Lean into ‘the feels’ and look for the root of your ‘otherness’.
Don’t just run from the negative feelings or stuff them away in a tidy little box. Allow yourself to press into the negative space of feeling like you don’t belong, and really look at why you feel that way. Sometimes it’s a lie, and there’s something in you that needs to be healed. Comparing yourself to others, trying to measure up to some false, unattainable standard, or believing that you are not worthy or not enough as you are…those are lies. You need to go after those lies and weed them out of the garden of your thoughts and your heart. Sometimes you feel like you don’t belong because you NEED to be different. Doing the right thing, or even just what you are called to, can leave you on the outside of a group. Sometimes you aren’t supposed to belong. This is when you need perseverance and you must take courage. I pray that you will never love feeling like you belong more than you love doing the right thing. Whatever it is that has caused you to feel like you don’t belong, take time to know yourself and then be ok with all of who you are. You can’t expect anyone else to accept you if you can’t accept yourself. May you end each day accepting all of who you were – and weren’t – that day, and may you live your life in courage and vulnerability.
Assume the best about yourself, others, and your situation.
Go in to a situation believing that you are worth being known, and don’t start out being suspicious. I work with a student with special needs and special intelligences. She is well known at our school, and she definitely doesn’t fit the mold of a ‘typical’ student. She doesn’t really ‘fit in’ in any traditional sense. Still, she knows that if she asks for a hug, she will always get one. She knows that if she stops to talk to someone, they will talk back to her. She knows that she belongs at our school and she goes into every situation assuming that whoever is there has been placed there to love her. If you choose not to love this precious girl, the issue is clearly yours, not hers. That’s the attitude I pray you have wherever God takes you. Every time you enter a room, may you assume that you are worthy of being loved, and that if God has placed someone in your path or in your room, you are with them because you are supposed to be.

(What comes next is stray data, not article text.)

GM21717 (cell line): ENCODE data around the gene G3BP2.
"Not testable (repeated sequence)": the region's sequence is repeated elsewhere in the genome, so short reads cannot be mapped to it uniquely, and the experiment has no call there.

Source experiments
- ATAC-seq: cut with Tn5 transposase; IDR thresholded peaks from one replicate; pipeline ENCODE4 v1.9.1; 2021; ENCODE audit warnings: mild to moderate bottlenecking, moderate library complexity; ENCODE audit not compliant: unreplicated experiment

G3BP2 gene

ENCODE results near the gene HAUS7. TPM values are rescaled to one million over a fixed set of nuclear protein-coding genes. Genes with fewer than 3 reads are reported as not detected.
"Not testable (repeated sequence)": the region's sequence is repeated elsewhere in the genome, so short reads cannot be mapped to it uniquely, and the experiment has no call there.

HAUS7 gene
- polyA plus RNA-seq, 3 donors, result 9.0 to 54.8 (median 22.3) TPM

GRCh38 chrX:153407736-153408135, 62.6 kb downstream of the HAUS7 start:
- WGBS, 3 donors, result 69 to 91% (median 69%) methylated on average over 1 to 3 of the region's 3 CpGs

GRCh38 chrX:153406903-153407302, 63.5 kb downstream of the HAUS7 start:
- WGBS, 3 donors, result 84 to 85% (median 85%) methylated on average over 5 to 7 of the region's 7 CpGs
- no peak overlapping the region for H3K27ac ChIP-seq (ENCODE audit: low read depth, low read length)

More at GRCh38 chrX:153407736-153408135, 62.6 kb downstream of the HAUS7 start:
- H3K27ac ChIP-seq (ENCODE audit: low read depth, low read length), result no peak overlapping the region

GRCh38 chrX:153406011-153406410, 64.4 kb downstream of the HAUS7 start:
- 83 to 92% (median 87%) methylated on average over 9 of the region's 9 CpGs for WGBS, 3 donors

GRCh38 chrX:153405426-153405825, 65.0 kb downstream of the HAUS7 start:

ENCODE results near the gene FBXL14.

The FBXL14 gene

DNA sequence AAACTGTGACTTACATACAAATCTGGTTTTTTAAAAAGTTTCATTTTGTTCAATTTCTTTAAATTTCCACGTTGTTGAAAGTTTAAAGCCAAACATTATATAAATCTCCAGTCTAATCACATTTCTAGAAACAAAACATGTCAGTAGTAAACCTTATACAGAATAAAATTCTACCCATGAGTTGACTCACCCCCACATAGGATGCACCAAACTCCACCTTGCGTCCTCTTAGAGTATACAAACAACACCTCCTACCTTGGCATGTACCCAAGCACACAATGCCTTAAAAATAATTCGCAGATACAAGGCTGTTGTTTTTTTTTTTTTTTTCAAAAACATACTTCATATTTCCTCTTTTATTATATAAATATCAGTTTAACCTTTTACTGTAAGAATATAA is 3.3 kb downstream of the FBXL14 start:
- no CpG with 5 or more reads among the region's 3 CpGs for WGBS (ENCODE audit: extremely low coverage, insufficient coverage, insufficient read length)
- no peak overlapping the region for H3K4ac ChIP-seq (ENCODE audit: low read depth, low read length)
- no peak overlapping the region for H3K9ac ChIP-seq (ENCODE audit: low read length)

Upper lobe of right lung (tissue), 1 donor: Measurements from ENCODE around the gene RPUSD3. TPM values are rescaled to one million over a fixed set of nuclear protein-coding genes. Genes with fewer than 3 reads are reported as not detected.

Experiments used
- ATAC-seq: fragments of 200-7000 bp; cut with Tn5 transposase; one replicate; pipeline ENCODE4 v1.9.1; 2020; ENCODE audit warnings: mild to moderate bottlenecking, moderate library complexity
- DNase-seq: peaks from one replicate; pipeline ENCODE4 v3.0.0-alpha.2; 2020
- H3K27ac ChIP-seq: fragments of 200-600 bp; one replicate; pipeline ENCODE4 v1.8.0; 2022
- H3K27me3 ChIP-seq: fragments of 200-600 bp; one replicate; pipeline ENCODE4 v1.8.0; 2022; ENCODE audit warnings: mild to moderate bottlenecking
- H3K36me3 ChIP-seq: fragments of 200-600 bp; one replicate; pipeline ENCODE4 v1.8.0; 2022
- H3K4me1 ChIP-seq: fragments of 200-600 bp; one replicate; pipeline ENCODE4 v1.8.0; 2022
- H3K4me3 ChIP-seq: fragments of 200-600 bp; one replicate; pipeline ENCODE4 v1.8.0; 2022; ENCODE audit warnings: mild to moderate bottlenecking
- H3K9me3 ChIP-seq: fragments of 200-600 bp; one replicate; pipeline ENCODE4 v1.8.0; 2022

Focus on the Truth.
Whenever you feel alone, unworthy, like you don’t belong – focus on what you know is true. You are loved. You are worthy. You are God’s masterpiece, and you have a purpose. Read the bible, listen to worship music, inundate yourself with the truth. May you be intentional about fixing your eyes, your heart, and your mind on what is true and right about yourself and where your identity is.
Depend on your community.
Allow yourself to be seen. This one is still hard for me. I still find myself waiting until after I have journeyed through what I deem a ‘moment of weakness’ or my own ‘silly irrationality’ to share that part of me with the people I love. I don’t like people to see me and know me as a broken, hot mess – only as a strong woman that has it all together. BWAHHHAA. I know, funny, right? That’s what I pretend. The reality is that we can allow our brokenness to be an invitation into someone’s life. When we share our true selves, it allows other people to be more truly themselves. This is scary, but it is so worth it. When you don’t have to fight life’s battles alone, the fight gets a lot easier and you automatically stop being alone in it. Belonging is also a choice YOU have to make, not just the people you are seeking to belong to. You will never feel like you truly belong until you are fully authentic. May you be bravely authentic fully known, and find true belonging to a group of people that love you for all of you are.
I am so sorry that you have felt, and will continue to feel, moments when you don’t belong. You are not alone in those feelings; every single person you meet has been there too. Don’t be afraid or surprised by those moments, but lean in to them, and know that those moments are just moments. You do belong, you are worthy, and you are not alone. We will be together in our un-belonging. We will persevere, we will search out truth, we will be courageous, and we will find hope and belonging.
Stop on by my dear friend Meg’s blog at Meg on Tap to hear about belonging from one of the women that has taught me the most about becoming loved. Then roll on through all of our blogs to read some wise thoughts from a lot of other great women.